Meanings & Moral Framings 33 results

Our research into the meanings and moral framings of the good life interrogates philosophical and everyday moral assumptions about our economy and about the concept of sustainable prosperity, with a view to probing and challenging the distinction that is conventionally drawn between technical questions of economic efficiency and moral questions of justice, sustainability and equality.

Settling Down and Marking Time | Essay by Roger Scruton

Can we create communities that are both prosperous and sustainable? And can we do this while retaining democratic procedures? These are huge questions and, like others who have addressed them, Roger Scruton is by no means convinced that he has a persuasive answer. But an answer is more likely to be found, he argues, "in the legacy of conservative thinking, than by adopting the standpoint of the top-down plan."

Rethinking Capitalism | Joint lecture by Mariana Mazzucato and Michael Jacobs, 15 March 2017

In this joint lecture, Mariana Mazzucato and Michael Jacobs will seek to explain the causes of the current economic crisis, and suggest how we might escape it. Drawing on their new book, Rethinking Capitalism: Economics and Policy for Sustainable and Inclusive Growth they will show how today’s deep economic problems reflect the inadequacies of orthodox economic theory and the failure of economic policies informed by it.

Making all things comrades – Review of Wark’s Molecular Red

The great humanistic emancipatory projects of the 20th century have run into the sand, leaving a non-humanistic one running riot: the Carbon Liberation Front. The rapid liberation of carbon molecules into the earth’s atmosphere is the dominant political programme of the 21st century, and neither state socialism nor capitalism provide any adequate response, it seems.

Professional Ethics in the Mirror. A response to Melissa Lane | by Aled Jones and Alison Greig

Academics must be conscious of the impact they create, Aled Jones and Alison Greig argue in their commentary, "even if that impact is unintentional. We must take responsibility for the action, or lack thereof, from the knowledge that we disseminate."

Against environmental awakening | Review of Bonneuil and Fressoz’s The Shock of the Anthropocene

What if we have known about our unsustainable destruction of the environment for a long time? Might we learn from our history of conscious ruin, and see more lucidly which institutions, social relations and modes of thought have perpetuated it?

Professionals and citizens. A response to Melissa Lane | by Victor Anderson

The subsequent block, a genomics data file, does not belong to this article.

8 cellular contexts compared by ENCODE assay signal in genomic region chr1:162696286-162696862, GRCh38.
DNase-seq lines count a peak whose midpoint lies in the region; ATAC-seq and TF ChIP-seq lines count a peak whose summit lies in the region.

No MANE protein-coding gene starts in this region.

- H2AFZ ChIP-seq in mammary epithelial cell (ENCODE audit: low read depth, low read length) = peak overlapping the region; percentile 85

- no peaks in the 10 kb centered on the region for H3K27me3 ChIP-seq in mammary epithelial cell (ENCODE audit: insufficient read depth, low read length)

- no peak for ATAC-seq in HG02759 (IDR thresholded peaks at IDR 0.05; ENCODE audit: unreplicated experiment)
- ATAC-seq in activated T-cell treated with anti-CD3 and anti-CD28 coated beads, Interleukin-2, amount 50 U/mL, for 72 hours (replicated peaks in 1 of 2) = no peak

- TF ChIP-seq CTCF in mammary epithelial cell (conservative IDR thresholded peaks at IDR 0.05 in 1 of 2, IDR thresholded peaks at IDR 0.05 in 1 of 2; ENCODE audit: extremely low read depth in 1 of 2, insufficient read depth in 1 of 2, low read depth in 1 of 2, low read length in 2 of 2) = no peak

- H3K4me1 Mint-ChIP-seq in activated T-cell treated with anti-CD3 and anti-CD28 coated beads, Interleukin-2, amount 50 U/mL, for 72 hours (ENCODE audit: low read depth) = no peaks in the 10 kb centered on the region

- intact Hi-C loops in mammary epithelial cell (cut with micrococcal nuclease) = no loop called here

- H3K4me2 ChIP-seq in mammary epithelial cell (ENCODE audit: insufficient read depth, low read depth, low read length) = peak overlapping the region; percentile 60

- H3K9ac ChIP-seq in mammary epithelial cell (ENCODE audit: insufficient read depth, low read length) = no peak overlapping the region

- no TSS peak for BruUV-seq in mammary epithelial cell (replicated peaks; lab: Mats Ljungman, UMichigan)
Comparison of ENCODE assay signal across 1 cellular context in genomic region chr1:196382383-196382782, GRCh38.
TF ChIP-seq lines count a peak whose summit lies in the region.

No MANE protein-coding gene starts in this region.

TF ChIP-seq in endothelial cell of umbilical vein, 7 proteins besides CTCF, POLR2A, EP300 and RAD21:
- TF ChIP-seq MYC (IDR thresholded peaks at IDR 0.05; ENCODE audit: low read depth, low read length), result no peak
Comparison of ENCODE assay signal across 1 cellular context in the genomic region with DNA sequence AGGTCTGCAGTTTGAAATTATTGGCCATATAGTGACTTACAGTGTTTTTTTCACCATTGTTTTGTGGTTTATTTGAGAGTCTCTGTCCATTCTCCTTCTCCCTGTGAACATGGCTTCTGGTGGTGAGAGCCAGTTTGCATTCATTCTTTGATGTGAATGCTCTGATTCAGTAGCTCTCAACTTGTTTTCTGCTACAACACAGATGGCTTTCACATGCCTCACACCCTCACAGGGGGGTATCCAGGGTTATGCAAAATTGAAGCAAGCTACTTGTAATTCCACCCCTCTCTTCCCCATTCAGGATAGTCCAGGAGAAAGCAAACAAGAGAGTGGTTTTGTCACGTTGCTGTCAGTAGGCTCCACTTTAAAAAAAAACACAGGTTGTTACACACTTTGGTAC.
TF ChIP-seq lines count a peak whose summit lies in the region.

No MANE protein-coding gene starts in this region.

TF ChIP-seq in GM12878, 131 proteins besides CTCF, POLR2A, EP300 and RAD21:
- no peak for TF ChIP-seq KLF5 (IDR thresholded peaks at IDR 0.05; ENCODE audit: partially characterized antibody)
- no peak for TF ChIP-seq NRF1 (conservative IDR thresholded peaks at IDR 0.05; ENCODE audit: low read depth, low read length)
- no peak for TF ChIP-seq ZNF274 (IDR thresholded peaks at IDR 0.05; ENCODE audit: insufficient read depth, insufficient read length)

Citizenship is not so undifferentiated as Melissa Lane's paper makes out, Victor Anderson finds, and is every bit as diverse in the particular duties it implies. Professionalism matters, yes – but being a good citizen matters even more.

‘Professional ethics’ or ‘risk management’? A response to Melissa Lane | by Will Davies

Environmental ethics cannot simply focus on the macro and the micro-levels of decision-making, Will Davies writes, when the sociology of contemporary capitalism compels us to consider the ethical commitments of institutions and authorities that operate between the two.

A New Professional Ethics for Sustainable Prosperity | Essay by Melissa Lane

Whose job is it to save the planet? Apart from a very few people the task is not in anyone’s job description. Yet, to achieve sustainable prosperity, we can’t afford to hide behind the permissions attached to our professional roles as they now stand, argues Melissa Lane in the first essay of our CUSP essay series on the morality of sustainable prosperity.

The Anthropocene Reading Group 2016-17 | PERC, London

Coordinated by Will Davies, Richard Douglas and Nick Taylor, the Anthropocene Reading Group is meeting regularly to discuss some of the latest literature in the field. The monthly meetings will take place on Wednesdays at 4pm.

Social Science and Moral Economy | Evening lecture by Prof Andrew Sayer, 22nd Feb 2017

Using the example of political economy, Professor Andrew Sayer will talk about social science’s conflicted stances towards normativity, and how these derive from unsatisfactory treatments of culture-nature relations, and a false equation of objectivity with value-freedom.